I thought about writing such a post before, but kept saying to myself that there are plenty of other outlets for opinions on this subject to be discussed. With this latest incident in South Carolina, I decided that I should go ahead and speak my mind here. And it actually does have a connection to fragrance appreciation, because with some medical issues that I had to deal with lately, I found, once again, that stress really distracts from that ability. Moreover, my sensitivity is raised significantly, so that I can wear just about any scent, though certain notes or aroma chemicals still “spike out” to me. That all pales in comparison to the grief this man’s family is experiencing now, of course, and what the officer subjected his family and friends to is also difficult to comprehend.
And I’ll preface this by pointing out that I have relatives who were police officers, and when I was young there were plenty of them around the house at times, often telling their colorful and sometimes frightening stories. There was a bit of an “us versus them” attitude, to be sure, but it was also impersonal, and there wasn’t any hint that particular kinds of people were being targeted, or as they say these days, “profiled.” Could that be what has changed over the last twenty years or so? I know some people, who, up to the release of this recent video of the death of Walter Scott, defended the police in every incident, including the death of Eric Garner on Staten Island. Do they realize how difficult a “bad cop” makes life for those who don’t do such things, I’ve wondered?
Another point I make to such people is that an officer is not supposed to be arresting officer, DA, judge, jury, and executioner, and all within the space of perhaps a couple minutes (if not less). One thing I find quite interesting is that the defenders of what one might call “police disorder” have tried to deflect criticism by saying things like, “it’s not a black versus white thing” (I’m “white,” for full disclosure). If that’s not the case, then why isn’t an outlet such as FoxNews telling us about all the incidents where the situation is reversed? Since there are a lot more “white” people than “black” (“African-Americans”) in the USA, shouldn’t there be at least as many incidents with “white” guys being shot by police in similar situations (and that’s allowing for the officer to be of any “race!”)?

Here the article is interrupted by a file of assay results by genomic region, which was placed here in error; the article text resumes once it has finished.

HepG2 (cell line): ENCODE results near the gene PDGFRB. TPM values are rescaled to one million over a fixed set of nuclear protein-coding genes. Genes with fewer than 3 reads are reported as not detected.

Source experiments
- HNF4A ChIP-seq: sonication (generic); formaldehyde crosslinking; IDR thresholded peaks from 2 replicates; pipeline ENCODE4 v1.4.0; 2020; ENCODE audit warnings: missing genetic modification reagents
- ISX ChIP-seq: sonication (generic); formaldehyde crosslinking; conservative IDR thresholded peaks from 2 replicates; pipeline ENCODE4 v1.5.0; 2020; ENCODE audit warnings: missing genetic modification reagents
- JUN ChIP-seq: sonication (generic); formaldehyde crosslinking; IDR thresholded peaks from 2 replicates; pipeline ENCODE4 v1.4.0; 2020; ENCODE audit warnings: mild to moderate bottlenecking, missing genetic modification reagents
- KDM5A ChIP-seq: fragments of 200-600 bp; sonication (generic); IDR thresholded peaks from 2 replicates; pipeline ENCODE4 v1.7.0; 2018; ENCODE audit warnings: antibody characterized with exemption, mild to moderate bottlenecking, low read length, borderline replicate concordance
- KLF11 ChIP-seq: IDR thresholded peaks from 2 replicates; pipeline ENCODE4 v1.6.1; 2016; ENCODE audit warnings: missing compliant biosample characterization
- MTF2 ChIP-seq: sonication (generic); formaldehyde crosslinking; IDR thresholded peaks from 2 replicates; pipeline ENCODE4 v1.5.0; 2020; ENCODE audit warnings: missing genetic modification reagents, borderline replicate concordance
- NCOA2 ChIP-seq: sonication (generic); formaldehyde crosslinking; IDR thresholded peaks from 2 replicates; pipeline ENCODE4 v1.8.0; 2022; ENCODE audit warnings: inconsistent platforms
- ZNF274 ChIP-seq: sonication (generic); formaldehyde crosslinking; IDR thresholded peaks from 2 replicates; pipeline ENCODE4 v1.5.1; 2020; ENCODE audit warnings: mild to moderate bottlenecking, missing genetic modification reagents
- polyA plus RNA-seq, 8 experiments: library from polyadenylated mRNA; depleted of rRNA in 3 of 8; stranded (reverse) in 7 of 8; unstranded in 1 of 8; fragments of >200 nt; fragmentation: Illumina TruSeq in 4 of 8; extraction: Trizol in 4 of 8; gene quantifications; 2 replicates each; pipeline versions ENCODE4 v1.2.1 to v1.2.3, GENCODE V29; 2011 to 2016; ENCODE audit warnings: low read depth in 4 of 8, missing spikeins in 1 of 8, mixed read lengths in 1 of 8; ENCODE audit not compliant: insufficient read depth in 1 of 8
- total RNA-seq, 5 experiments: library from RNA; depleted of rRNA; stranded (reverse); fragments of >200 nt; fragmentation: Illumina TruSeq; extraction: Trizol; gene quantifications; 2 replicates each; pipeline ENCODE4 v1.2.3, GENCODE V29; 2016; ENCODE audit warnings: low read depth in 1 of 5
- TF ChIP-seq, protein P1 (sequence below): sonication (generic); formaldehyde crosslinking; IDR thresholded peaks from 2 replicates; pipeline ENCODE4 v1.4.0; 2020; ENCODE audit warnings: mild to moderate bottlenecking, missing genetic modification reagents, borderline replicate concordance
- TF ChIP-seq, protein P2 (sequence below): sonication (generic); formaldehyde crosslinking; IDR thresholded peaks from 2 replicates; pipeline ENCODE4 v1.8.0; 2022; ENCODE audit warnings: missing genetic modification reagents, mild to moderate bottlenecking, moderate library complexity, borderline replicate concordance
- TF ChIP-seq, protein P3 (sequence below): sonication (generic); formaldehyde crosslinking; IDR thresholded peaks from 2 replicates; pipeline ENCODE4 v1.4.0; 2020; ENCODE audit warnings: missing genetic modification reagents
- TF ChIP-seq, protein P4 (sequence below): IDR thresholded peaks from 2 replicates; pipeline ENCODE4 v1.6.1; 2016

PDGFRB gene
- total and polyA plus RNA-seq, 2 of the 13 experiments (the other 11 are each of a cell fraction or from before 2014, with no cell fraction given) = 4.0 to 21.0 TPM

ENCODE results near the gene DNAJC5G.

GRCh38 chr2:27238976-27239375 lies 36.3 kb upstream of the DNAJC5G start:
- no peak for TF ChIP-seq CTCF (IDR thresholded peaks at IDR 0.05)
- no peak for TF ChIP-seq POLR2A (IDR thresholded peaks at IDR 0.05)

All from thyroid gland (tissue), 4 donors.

Some comments I’ve read online also seem to be attempts at deflection, such as “well, here in ___________town where I live, the cops do that to everyone.” My first response would be, then document them and create a blog where you can get this information out to everyone. Otherwise, you are just making a claim that is nearly impossible to verify. For those who don’t know, there is no national database for such incidents! Moreover, whether there is a “racial” component or not, there is something that is occurring in the minds of too many officers these days (obviously not a majority), and there is no government agency that is attempting to determine what this is. Even if there were, that agency would have to be given the power to change things significantly!